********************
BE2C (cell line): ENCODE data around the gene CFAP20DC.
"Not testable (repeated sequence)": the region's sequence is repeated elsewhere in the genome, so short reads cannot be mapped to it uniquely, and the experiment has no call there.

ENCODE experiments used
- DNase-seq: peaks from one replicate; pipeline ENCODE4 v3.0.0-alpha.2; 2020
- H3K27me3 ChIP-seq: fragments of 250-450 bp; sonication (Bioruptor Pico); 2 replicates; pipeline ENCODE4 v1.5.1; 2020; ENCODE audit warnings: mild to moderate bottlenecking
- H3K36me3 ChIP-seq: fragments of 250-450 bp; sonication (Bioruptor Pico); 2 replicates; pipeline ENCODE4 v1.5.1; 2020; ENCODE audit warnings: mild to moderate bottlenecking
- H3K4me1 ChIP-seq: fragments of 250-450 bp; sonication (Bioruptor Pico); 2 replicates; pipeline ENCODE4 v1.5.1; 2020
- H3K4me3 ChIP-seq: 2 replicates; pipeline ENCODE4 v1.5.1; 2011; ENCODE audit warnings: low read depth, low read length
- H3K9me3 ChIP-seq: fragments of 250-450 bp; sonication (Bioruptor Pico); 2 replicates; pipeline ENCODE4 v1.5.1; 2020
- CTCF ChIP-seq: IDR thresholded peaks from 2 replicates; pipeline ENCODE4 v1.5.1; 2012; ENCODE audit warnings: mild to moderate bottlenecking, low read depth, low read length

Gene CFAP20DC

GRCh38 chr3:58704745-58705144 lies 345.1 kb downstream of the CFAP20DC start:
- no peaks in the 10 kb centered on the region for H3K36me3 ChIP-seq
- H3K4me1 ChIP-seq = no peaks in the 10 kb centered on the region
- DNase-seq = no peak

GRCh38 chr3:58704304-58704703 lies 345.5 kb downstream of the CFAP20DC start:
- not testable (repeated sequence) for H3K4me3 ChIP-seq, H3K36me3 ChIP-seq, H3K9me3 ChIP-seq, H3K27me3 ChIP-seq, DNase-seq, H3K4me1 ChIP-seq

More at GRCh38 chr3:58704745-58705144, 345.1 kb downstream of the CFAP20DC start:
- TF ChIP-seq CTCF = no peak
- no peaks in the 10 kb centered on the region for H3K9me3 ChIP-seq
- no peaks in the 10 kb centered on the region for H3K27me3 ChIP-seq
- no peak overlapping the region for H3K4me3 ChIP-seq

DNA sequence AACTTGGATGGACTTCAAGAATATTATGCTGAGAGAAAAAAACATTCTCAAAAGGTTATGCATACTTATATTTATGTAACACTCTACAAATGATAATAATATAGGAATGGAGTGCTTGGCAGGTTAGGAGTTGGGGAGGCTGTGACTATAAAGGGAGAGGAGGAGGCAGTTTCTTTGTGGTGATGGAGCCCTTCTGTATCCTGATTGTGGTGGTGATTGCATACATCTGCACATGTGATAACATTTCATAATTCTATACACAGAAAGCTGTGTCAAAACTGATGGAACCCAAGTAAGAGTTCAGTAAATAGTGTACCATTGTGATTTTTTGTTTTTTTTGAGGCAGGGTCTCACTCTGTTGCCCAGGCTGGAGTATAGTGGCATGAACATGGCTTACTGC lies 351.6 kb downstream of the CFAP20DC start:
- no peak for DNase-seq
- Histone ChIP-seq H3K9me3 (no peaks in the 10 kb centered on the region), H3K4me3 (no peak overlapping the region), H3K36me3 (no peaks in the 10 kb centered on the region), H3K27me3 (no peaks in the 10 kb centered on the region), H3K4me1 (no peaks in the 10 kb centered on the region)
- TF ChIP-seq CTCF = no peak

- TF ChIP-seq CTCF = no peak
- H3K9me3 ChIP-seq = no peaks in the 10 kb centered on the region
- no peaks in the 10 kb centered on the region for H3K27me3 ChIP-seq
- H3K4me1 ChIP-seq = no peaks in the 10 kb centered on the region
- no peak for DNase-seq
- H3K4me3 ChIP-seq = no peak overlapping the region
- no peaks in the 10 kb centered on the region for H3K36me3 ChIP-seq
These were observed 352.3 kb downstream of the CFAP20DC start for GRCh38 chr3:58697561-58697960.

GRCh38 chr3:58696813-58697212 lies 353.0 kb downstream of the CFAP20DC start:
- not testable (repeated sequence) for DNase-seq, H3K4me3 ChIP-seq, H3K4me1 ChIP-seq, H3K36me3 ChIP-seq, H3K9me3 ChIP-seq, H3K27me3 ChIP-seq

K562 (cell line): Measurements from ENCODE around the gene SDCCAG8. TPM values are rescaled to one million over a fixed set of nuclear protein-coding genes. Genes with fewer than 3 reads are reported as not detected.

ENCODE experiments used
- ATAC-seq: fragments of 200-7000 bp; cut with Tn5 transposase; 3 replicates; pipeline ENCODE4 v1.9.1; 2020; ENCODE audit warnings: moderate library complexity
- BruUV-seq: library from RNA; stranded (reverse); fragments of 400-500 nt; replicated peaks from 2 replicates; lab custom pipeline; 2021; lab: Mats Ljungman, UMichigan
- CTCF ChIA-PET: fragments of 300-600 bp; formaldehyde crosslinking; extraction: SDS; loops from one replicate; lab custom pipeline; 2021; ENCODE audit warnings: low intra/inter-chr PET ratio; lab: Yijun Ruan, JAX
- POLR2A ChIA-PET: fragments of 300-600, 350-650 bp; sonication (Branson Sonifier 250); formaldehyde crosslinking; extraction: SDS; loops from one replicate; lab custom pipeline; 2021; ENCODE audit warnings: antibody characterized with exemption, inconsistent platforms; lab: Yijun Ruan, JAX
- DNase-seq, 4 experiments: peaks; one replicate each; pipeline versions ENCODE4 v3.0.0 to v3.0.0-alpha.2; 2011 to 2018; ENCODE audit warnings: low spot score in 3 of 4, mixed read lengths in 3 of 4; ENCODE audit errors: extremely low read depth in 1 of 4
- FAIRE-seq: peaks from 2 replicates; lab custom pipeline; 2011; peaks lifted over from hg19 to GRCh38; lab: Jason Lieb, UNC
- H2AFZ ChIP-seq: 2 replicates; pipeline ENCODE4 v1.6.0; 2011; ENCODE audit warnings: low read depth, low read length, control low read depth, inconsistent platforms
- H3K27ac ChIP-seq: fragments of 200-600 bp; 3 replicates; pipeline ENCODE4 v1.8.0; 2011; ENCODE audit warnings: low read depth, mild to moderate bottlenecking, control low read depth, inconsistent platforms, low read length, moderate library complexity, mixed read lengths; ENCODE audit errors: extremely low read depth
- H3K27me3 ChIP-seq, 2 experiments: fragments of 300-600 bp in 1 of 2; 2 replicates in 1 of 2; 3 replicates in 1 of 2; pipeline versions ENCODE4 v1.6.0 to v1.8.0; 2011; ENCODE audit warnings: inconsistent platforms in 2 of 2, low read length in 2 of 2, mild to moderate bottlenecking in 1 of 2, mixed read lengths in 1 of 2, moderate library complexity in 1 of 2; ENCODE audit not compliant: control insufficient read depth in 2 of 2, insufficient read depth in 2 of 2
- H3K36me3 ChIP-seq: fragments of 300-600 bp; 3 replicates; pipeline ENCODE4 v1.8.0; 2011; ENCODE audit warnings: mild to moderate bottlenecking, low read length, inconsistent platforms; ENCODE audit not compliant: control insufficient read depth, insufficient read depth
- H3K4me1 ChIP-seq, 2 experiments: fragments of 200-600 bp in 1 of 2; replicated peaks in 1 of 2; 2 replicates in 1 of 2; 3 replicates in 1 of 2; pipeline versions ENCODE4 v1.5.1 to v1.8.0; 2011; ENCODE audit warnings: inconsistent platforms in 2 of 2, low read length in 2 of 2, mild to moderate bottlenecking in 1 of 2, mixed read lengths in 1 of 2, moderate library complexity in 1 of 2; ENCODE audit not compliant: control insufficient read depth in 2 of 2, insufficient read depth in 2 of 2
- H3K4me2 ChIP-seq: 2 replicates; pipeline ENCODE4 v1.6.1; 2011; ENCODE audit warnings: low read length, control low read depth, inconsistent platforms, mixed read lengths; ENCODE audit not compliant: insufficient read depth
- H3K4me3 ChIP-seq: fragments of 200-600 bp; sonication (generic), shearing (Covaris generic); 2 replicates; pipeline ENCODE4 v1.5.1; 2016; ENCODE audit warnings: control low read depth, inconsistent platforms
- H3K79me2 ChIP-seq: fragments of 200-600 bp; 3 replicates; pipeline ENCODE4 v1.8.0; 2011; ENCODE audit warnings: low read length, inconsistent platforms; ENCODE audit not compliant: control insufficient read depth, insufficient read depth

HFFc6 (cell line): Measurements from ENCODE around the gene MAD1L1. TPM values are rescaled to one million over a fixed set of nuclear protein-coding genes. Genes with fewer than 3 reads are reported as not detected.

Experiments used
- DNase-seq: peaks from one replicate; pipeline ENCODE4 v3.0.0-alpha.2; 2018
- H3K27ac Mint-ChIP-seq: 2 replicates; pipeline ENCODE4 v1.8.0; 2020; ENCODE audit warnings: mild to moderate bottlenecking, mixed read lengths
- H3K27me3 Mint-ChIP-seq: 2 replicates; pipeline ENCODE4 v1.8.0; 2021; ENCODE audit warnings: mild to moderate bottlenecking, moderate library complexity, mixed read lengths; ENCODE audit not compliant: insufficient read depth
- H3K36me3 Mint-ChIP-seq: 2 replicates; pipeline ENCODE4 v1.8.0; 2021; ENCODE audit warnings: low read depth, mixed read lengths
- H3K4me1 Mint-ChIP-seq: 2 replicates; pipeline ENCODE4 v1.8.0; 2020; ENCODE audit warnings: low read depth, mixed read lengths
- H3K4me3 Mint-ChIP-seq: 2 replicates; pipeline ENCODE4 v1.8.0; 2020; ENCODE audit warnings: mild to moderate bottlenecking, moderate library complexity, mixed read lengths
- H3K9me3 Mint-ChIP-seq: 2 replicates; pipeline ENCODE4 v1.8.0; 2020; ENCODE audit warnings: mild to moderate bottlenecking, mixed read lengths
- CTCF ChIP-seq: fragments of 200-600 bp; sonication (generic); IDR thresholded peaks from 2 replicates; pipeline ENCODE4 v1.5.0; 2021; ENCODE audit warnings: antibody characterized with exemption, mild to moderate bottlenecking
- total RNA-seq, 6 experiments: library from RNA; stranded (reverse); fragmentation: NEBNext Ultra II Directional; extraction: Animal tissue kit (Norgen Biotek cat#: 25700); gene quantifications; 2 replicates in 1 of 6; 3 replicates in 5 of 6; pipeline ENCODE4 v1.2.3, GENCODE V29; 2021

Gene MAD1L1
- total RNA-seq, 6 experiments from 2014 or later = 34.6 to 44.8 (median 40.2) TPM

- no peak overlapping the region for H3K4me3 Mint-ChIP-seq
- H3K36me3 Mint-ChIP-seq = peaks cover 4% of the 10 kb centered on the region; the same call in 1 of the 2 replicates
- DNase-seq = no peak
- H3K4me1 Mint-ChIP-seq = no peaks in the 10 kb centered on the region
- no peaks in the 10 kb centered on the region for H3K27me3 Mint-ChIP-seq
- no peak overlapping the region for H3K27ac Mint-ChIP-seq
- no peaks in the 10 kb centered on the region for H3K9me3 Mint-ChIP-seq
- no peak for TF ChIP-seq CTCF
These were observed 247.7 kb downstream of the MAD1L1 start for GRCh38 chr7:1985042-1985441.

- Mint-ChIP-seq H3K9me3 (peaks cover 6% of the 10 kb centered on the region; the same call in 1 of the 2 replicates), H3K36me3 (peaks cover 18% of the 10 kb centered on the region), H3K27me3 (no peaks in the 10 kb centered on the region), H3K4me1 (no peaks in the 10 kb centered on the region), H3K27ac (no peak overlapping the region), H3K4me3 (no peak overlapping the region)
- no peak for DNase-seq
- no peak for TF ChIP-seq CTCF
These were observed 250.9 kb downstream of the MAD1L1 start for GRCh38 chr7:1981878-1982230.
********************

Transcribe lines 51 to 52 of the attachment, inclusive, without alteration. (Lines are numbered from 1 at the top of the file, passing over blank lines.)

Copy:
- H3K4me3 ChIP-seq: fragments of 200-600 bp; sonication (generic), shearing (Covaris generic); 2 replicates; pipeline ENCODE4 v1.5.1; 2016; ENCODE audit warnings: control low read depth, inconsistent platforms
- H3K79me2 ChIP-seq: fragments of 200-600 bp; 3 replicates; pipeline ENCODE4 v1.8.0; 2011; ENCODE audit warnings: low read length, inconsistent platforms; ENCODE audit not compliant: control insufficient read depth, insufficient read depth